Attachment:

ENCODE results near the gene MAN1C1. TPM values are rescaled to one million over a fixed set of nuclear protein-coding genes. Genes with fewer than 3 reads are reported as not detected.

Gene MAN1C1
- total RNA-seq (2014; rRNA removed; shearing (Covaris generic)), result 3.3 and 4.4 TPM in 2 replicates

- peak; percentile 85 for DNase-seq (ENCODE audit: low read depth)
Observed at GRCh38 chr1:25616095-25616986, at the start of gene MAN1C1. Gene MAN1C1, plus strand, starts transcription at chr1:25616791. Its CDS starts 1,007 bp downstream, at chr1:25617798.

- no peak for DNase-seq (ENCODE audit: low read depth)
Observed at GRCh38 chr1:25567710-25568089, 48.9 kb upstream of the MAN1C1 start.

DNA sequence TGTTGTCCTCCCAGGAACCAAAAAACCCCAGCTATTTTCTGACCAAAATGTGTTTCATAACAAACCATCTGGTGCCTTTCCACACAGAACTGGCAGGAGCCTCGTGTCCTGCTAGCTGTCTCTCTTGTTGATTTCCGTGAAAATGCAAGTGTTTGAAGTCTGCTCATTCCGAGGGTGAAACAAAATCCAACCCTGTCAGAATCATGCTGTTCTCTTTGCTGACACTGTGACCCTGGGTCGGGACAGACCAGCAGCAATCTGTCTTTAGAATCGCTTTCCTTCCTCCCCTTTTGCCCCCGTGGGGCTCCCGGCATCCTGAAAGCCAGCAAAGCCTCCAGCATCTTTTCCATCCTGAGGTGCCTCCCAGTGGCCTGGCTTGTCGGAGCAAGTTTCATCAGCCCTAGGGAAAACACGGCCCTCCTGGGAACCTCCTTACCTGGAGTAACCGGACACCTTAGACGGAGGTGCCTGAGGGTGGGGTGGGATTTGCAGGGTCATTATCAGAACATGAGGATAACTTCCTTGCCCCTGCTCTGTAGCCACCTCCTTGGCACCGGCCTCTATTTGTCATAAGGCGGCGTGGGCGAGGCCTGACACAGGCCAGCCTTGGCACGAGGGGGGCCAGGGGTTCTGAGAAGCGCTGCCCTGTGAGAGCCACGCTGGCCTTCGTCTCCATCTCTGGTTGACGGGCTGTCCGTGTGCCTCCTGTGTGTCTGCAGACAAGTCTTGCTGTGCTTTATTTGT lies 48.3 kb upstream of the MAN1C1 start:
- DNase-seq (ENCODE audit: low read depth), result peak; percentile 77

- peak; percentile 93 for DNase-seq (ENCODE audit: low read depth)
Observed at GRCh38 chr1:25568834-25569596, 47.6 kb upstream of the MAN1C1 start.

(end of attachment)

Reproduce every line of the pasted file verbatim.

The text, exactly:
ENCODE results near the gene MAN1C1. TPM values are rescaled to one million over a fixed set of nuclear protein-coding genes. Genes with fewer than 3 reads are reported as not detected.

Gene MAN1C1
- total RNA-seq (2014; rRNA removed; shearing (Covaris generic)), result 3.3 and 4.4 TPM in 2 replicates

- peak; percentile 85 for DNase-seq (ENCODE audit: low read depth)
Observed at GRCh38 chr1:25616095-25616986, at the start of gene MAN1C1. Gene MAN1C1, plus strand, starts transcription at chr1:25616791. Its CDS starts 1,007 bp downstream, at chr1:25617798.

- no peak for DNase-seq (ENCODE audit: low read depth)
Observed at GRCh38 chr1:25567710-25568089, 48.9 kb upstream of the MAN1C1 start.

DNA sequence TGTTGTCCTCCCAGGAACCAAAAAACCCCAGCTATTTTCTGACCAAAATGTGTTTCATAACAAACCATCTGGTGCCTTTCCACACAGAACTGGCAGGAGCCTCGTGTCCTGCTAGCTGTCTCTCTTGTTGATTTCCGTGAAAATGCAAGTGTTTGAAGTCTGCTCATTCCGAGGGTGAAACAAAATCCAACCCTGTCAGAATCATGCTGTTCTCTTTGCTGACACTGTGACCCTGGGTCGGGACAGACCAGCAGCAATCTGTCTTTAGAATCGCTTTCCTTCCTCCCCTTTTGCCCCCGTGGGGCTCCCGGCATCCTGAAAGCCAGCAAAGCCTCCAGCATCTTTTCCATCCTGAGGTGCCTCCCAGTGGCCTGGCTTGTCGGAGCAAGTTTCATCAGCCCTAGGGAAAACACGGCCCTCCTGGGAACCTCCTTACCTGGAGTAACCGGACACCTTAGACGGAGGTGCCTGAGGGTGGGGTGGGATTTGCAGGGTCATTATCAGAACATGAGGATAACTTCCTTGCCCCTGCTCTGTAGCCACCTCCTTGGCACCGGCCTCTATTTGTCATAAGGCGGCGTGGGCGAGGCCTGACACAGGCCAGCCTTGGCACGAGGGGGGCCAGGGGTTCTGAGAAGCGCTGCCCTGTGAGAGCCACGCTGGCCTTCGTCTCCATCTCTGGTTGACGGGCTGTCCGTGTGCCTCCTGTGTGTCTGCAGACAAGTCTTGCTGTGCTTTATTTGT lies 48.3 kb upstream of the MAN1C1 start:
- DNase-seq (ENCODE audit: low read depth), result peak; percentile 77

- peak; percentile 93 for DNase-seq (ENCODE audit: low read depth)
Observed at GRCh38 chr1:25568834-25569596, 47.6 kb upstream of the MAN1C1 start.